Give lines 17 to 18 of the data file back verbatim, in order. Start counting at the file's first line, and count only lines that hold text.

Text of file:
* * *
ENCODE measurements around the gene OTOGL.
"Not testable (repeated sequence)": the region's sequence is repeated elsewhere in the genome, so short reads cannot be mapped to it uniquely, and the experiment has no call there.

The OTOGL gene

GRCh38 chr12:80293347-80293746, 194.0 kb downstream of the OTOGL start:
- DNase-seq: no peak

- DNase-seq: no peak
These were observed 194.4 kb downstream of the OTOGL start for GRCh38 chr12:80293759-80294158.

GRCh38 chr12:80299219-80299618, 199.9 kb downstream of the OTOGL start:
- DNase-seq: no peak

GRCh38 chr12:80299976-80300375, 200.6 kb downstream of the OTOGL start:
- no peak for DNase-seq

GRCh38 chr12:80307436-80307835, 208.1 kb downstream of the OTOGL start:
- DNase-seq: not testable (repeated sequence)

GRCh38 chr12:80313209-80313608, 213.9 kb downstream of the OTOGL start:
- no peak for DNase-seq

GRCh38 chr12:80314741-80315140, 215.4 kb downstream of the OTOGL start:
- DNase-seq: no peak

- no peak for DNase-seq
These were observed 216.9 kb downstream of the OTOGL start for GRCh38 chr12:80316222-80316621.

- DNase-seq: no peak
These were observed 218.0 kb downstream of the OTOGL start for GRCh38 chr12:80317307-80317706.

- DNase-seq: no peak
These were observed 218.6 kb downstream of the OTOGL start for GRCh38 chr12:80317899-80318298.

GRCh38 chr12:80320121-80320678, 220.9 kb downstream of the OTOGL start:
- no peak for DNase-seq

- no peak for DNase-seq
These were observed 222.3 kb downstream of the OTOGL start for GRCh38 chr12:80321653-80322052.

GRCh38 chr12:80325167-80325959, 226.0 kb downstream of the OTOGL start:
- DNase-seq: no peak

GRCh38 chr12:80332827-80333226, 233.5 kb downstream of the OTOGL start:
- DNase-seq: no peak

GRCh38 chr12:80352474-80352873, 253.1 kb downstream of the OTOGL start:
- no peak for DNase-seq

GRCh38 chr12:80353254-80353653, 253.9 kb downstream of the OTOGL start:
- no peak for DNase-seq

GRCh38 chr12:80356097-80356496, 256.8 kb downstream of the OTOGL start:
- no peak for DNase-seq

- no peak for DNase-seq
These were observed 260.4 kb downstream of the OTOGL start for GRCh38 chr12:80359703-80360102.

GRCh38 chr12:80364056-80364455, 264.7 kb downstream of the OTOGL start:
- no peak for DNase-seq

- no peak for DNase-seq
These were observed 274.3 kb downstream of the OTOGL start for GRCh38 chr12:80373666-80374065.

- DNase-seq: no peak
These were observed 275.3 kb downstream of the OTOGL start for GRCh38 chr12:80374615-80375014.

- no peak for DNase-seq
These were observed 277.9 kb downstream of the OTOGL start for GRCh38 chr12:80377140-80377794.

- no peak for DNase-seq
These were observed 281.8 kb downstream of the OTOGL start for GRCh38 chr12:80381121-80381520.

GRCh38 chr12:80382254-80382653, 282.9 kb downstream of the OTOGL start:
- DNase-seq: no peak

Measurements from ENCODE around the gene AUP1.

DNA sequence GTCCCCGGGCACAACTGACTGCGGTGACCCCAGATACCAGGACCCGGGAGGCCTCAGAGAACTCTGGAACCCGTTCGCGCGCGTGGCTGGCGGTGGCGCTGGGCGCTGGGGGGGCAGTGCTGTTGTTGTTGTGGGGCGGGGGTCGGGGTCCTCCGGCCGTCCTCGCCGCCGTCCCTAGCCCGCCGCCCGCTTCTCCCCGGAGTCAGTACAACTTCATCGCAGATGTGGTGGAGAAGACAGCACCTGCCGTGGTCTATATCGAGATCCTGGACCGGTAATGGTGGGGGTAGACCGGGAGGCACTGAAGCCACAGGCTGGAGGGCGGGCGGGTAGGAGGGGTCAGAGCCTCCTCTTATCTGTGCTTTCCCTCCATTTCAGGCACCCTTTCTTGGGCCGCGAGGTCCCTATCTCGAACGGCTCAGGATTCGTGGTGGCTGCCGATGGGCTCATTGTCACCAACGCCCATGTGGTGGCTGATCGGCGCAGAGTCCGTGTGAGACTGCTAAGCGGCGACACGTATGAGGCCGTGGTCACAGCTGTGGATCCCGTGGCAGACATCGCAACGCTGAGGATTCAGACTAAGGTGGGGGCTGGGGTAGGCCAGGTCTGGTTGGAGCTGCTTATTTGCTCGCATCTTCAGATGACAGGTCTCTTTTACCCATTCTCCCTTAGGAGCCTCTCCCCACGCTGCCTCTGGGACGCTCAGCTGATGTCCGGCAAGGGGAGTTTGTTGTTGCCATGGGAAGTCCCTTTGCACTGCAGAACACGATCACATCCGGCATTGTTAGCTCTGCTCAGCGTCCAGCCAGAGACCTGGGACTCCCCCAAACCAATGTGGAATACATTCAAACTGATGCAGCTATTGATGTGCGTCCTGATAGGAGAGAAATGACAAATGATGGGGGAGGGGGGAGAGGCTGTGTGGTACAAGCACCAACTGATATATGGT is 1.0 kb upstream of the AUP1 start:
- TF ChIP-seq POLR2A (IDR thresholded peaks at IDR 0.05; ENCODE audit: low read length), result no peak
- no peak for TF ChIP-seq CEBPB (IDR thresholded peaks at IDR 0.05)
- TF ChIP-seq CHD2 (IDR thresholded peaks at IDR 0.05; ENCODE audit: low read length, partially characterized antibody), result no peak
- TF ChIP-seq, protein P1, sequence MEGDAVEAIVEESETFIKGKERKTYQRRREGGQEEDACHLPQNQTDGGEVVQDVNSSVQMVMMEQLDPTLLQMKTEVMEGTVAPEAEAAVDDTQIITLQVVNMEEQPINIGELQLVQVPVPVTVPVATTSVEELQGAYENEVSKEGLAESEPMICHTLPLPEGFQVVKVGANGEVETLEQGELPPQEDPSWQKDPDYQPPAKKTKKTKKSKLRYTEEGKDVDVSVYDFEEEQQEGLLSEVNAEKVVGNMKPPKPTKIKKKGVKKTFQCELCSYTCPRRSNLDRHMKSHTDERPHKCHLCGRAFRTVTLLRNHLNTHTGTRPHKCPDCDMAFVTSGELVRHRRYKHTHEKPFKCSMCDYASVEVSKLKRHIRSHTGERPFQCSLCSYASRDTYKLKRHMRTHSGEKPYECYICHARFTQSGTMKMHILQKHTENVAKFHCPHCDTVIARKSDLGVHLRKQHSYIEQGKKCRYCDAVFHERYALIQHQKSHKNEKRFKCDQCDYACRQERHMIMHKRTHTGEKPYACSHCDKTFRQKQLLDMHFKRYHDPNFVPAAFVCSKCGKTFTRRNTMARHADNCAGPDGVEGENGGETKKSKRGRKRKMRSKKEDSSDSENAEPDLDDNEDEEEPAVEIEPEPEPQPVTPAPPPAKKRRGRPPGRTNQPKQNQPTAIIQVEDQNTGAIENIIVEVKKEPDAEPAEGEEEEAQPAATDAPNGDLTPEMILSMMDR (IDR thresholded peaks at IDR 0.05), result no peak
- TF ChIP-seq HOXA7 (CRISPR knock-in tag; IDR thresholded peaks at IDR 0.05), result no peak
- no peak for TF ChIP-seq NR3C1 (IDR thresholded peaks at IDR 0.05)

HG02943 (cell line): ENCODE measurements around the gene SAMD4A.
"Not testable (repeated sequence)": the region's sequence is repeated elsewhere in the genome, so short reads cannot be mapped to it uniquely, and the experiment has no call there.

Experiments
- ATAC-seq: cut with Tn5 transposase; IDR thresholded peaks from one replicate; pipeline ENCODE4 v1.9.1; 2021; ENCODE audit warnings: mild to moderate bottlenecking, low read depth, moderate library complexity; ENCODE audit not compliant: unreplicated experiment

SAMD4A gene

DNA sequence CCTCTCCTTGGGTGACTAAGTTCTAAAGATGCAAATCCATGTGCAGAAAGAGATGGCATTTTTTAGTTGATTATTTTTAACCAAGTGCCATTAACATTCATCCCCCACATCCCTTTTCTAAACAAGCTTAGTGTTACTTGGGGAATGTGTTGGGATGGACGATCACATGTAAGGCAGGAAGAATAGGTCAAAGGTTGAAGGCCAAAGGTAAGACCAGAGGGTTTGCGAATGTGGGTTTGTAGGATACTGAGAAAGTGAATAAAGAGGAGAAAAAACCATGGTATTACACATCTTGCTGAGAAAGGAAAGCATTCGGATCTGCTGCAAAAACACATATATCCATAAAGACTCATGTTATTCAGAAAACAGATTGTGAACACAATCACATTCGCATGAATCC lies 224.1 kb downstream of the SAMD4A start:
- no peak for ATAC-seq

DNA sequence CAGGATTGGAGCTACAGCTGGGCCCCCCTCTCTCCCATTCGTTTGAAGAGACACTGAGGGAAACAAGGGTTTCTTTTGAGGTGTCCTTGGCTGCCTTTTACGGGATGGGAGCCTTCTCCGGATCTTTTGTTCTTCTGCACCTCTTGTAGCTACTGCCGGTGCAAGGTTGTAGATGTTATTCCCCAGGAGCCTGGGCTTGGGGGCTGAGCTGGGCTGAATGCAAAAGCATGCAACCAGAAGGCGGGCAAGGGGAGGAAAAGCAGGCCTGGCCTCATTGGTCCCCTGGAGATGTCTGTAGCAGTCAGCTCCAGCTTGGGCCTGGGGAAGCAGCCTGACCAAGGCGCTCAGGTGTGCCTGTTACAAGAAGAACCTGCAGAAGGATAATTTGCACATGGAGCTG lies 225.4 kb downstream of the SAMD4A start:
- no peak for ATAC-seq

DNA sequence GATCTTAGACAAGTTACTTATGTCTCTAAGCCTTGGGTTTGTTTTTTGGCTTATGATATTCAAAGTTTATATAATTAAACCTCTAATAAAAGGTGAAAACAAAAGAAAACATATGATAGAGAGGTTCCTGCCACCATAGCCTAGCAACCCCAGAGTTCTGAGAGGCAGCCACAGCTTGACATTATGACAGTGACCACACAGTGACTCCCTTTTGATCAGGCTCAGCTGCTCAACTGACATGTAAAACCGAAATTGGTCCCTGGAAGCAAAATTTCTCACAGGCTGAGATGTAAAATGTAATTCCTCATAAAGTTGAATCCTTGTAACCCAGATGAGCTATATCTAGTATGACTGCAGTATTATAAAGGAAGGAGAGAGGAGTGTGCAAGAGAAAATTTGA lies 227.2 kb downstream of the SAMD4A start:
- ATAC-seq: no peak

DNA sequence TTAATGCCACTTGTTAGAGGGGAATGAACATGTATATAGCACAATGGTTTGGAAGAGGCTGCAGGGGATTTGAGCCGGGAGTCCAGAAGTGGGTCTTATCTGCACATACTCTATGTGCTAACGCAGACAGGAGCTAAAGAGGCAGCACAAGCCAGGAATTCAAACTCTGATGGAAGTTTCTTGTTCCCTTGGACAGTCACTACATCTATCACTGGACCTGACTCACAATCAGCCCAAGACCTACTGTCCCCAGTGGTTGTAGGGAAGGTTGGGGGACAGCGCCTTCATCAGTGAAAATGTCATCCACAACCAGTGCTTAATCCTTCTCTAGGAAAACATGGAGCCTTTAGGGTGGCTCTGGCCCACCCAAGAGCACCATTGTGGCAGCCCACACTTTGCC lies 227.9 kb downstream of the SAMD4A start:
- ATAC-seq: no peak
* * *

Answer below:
- DNase-seq: no peak

- no peak for DNase-seq